Is Canada on your list as one of the places you are considering moving to in retirement? It is essential to think about the various outcomes that can result from this choice if you spend your retirement up north. Most Americans think it’s easy to move to Canada. Because our countries are so closely connected, Americans have a special pathway. According to Cori Carl, author of “Moving to Canada: A Complete Guide to Immigrating to Canada Without an Attorney,” who resides in Toronto, Ontario, that’s not how things work. There is no easy route for U.S. citizens when retiring in Canada.
Consider the following factors before settling in for your golden years in Canada:
- What kind of visa and residency requirements to look into applying for?
- How this will affect your current tax situation?
- What will the going rate for housing and food be?
- Your plans for retirement and the kind of lifestyle you envision for yourself.
Consider putting the following suggestions to use as you sort through the logistics of retiring in the north of Canada.
Consider Whether or Not You Wish to Act as a Tourist.
When entering Canada, citizens of the United States, regardless of age, are given an automatic tourist visa for a maximum of 183 days. You need to fill out a short amount of paperwork to be granted permission to extend your stay if you would like to remain here for a more extended period. In Canada, it is possible to open a bank account and buy a second home while visiting the country on a tourist visa. Carl claims he had done this before and never once ran into trouble at the bank or the border.
Those contemplating spending their retirement years in two or more locations might consider this possibility seriously. Living in Canada for the remaining six months of the year might appeal to someone who resides in the south of the U.S. for six months. Based on this arrangement, you will be treated as a citizen of the United States and will be required to pay taxes in that country. You will no longer be required to pay taxes in Canada and will not be eligible for Canadian health insurance coverage.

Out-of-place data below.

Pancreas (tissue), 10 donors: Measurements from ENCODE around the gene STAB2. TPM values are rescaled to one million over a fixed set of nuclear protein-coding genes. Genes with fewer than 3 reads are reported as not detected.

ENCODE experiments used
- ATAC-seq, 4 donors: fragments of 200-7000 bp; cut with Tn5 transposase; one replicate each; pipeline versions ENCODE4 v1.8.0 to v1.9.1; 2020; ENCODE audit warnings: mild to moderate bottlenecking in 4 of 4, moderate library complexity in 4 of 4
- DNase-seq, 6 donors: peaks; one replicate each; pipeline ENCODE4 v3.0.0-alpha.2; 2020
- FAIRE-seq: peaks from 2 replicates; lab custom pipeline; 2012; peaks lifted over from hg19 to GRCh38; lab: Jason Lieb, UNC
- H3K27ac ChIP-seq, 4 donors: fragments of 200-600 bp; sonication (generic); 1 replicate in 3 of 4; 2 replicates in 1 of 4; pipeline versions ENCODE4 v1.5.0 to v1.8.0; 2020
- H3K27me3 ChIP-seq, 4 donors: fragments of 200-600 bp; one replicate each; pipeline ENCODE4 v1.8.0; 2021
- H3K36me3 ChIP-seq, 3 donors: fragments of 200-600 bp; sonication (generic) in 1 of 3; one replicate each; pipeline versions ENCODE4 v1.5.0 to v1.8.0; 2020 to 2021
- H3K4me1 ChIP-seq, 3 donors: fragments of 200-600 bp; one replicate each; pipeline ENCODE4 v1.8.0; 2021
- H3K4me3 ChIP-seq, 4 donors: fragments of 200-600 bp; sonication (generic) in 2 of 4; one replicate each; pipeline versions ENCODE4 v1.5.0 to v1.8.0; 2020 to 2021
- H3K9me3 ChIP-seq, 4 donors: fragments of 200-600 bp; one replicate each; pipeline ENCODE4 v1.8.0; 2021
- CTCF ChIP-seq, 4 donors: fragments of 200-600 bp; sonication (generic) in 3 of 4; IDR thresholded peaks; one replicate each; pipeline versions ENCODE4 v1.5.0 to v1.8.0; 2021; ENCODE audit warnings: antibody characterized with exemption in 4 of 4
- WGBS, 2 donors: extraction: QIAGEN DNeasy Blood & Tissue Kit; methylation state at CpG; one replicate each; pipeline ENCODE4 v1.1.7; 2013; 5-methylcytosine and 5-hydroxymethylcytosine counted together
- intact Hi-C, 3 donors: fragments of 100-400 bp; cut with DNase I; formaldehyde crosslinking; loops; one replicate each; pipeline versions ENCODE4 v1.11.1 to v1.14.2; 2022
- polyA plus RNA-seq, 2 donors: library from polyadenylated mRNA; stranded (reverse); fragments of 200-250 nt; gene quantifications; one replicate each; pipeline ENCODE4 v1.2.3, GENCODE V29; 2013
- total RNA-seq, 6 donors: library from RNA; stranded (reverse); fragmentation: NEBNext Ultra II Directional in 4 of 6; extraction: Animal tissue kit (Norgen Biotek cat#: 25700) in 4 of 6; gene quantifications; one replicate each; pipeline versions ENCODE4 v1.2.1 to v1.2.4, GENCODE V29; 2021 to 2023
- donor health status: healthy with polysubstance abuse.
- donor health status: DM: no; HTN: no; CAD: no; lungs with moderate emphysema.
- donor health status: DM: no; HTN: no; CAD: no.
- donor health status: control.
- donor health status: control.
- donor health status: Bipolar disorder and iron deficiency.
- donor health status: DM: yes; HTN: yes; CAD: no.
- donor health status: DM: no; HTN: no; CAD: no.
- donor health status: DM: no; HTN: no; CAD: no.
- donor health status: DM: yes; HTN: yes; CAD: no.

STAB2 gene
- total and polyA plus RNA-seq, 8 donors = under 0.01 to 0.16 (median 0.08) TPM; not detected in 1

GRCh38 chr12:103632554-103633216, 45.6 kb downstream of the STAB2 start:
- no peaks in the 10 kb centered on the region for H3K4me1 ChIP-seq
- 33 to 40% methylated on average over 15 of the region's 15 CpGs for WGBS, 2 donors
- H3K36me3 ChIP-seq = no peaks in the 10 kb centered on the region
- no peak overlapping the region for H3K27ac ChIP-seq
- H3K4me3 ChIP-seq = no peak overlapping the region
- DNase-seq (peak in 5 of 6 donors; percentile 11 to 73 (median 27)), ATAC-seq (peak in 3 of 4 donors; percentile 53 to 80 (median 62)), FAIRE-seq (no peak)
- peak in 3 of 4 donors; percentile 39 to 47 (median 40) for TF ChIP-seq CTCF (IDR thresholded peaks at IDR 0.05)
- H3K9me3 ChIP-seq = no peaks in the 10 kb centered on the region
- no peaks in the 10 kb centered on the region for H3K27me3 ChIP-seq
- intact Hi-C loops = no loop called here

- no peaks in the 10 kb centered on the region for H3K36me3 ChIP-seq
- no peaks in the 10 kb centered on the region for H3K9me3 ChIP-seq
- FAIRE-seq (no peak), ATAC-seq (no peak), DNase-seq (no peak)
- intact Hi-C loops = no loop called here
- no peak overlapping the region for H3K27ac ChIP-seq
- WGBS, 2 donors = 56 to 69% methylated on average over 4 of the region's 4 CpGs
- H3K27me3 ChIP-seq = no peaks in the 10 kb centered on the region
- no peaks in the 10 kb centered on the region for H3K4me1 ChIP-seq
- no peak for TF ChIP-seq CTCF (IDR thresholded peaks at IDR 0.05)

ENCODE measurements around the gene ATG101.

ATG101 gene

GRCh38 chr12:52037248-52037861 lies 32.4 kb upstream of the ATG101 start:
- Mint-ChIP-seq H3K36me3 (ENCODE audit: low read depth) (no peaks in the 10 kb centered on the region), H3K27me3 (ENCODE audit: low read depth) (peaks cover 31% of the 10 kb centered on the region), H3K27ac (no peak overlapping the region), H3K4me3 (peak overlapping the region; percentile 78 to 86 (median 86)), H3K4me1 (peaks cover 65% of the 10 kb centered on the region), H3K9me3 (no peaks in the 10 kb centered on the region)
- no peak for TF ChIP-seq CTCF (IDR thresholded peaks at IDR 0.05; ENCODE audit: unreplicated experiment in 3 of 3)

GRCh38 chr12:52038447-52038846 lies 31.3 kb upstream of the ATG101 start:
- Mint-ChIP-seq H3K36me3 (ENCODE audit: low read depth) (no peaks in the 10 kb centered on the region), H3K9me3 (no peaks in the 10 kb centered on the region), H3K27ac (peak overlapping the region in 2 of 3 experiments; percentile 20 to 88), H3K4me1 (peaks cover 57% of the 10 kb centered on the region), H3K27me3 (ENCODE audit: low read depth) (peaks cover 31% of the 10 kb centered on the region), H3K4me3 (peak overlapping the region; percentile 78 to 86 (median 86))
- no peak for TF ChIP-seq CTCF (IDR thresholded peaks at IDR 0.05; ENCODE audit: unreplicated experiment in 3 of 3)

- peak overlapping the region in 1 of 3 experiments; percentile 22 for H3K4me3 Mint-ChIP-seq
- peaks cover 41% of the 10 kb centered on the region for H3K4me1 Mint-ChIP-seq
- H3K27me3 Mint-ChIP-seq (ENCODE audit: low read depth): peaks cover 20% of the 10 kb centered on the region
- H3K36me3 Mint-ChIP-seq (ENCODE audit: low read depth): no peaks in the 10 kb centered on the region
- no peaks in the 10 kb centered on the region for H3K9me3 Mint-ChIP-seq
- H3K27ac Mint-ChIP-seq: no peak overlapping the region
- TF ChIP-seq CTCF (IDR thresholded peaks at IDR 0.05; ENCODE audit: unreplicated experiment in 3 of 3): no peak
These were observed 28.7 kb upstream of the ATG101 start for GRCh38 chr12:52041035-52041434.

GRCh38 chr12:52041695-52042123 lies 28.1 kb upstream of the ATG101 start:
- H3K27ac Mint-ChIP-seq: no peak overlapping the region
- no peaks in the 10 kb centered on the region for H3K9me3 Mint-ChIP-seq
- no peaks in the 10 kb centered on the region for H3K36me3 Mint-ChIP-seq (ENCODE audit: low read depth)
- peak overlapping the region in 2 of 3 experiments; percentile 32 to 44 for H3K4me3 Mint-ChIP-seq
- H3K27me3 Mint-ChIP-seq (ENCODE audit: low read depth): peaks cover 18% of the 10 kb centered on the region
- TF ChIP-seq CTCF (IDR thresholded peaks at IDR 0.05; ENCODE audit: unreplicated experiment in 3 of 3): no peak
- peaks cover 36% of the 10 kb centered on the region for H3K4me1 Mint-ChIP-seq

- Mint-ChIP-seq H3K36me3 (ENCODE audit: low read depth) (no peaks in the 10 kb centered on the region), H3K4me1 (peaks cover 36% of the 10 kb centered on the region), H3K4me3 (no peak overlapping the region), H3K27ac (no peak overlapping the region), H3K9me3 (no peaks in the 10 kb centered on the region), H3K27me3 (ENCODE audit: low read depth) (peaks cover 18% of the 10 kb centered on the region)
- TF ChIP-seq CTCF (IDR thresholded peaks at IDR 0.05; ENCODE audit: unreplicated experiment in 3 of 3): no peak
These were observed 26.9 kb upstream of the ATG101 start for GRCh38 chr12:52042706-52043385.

Investigate Your Choices Regarding Visas.
You are eligible to apply for the Parent and Grandparent Super Visa if you have either children or grandchildren living in Canada. With this particular visa category, you could stay in Canada for up to two years at a time, for a combined total of ten years. On the other hand, it does not grant access to provincial health coverage or any other benefits associated with residency. To qualify for this super visa, your child or grandchild must be a Canadian citizen or permanent resident and write a letter promising to support you financially during your visit. In addition, you must meet specific other requirements.
Comprehend the Involvements Involved With Permanent Residency
Permanent residency is available to applicants who wish to stay in Canada for more than 183 days per year or do not qualify for a family super visa. You will be eligible for services provided by the Canadian government, such as medical care, once you have become a permanent resident. The path to citizenship in Canada can begin with applying for permanent residency.
Canada does not have a retirement visa. The immigration program known as “Express Entry” is one of the ways to obtain permanent residency in Canada. Those who want to run a business in Canada and have specific skills should apply for this program. Completing studies at a Canadian university or current employment in a designated field may qualify applicants for immigration programs offered by a subset of Canada’s provinces. These could be viable immigration options for you if you intend to have a second career after retirement and are looking at working for several years.
Don’t Overlook Taxes